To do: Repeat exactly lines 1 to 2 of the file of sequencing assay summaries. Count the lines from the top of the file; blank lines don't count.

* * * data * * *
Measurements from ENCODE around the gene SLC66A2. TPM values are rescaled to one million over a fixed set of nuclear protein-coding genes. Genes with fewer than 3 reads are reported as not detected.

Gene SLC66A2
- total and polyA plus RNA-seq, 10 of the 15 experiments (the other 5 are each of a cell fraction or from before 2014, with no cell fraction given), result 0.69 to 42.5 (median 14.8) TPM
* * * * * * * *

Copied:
Measurements from ENCODE around the gene SLC66A2. TPM values are rescaled to one million over a fixed set of nuclear protein-coding genes. Genes with fewer than 3 reads are reported as not detected.

Gene SLC66A2